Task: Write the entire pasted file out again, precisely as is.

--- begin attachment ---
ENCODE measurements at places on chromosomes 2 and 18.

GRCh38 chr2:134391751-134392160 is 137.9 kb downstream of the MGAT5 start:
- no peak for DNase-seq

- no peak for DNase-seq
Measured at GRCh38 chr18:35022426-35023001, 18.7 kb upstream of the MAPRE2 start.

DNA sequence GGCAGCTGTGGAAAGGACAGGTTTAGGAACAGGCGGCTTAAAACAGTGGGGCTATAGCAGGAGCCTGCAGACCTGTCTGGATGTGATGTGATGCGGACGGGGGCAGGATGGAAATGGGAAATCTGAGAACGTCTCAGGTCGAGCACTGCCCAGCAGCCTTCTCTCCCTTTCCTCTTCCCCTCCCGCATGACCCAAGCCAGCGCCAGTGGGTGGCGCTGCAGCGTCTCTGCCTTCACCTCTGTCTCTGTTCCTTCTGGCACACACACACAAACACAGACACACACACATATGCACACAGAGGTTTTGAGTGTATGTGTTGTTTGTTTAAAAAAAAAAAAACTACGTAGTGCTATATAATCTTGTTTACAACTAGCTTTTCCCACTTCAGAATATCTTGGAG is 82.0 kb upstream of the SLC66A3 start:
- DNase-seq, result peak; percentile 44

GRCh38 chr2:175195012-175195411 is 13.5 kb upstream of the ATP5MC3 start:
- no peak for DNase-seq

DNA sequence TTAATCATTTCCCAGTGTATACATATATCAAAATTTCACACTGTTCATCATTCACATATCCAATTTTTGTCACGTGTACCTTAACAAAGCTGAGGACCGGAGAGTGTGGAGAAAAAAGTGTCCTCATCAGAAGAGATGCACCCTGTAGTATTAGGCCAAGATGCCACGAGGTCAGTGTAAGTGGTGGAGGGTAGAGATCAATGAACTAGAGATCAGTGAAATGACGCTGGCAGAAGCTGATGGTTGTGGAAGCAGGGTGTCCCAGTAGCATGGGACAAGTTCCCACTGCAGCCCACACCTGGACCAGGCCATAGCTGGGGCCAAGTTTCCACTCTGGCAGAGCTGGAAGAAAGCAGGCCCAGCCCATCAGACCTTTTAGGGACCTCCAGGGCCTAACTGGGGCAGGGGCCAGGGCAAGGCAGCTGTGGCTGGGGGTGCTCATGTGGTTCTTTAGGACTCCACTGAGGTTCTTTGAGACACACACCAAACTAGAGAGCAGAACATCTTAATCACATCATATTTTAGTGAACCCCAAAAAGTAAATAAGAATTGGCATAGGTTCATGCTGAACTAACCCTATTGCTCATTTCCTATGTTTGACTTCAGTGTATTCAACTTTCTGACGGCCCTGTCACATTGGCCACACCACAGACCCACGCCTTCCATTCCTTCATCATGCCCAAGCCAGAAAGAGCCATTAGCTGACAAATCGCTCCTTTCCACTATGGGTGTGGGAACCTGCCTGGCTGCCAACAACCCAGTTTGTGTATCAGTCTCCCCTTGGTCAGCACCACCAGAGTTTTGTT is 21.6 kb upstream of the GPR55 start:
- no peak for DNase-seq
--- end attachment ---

ENCODE measurements at places on chromosomes 2 and 18.

GRCh38 chr2:134391751-134392160 is 137.9 kb downstream of the MGAT5 start:
- no peak for DNase-seq

- no peak for DNase-seq
Measured at GRCh38 chr18:35022426-35023001, 18.7 kb upstream of the MAPRE2 start.

DNA sequence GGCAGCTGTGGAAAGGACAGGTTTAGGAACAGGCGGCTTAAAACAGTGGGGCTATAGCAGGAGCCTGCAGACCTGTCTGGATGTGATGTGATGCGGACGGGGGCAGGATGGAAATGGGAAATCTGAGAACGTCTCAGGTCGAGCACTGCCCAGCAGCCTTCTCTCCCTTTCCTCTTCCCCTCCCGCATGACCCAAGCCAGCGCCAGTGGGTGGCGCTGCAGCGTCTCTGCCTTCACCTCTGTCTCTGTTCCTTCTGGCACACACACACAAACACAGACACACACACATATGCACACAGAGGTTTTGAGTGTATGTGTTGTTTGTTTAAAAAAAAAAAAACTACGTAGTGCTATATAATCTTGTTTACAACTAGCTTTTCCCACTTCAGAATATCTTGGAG is 82.0 kb upstream of the SLC66A3 start:
- DNase-seq, result peak; percentile 44

GRCh38 chr2:175195012-175195411 is 13.5 kb upstream of the ATP5MC3 start:
- no peak for DNase-seq

DNA sequence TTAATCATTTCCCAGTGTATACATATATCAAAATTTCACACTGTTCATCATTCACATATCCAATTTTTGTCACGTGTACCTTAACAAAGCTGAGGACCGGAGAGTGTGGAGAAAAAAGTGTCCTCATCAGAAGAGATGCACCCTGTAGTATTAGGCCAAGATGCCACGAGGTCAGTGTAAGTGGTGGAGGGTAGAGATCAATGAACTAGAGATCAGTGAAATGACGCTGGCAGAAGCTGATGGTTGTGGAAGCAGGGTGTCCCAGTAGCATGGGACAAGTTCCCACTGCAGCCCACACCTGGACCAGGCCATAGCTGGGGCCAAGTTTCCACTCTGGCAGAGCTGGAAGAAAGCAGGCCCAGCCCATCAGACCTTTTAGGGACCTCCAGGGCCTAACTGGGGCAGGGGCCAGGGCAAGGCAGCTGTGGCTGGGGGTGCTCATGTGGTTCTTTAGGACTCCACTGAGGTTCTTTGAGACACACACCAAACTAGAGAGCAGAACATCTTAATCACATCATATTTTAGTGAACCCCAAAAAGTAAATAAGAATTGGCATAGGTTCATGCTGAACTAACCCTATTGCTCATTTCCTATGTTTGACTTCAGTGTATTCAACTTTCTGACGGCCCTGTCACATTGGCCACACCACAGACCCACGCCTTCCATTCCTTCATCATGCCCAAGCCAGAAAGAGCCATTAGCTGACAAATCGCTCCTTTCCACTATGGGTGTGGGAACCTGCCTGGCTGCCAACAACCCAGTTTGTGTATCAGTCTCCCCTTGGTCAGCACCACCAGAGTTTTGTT is 21.6 kb upstream of the GPR55 start:
- no peak for DNase-seq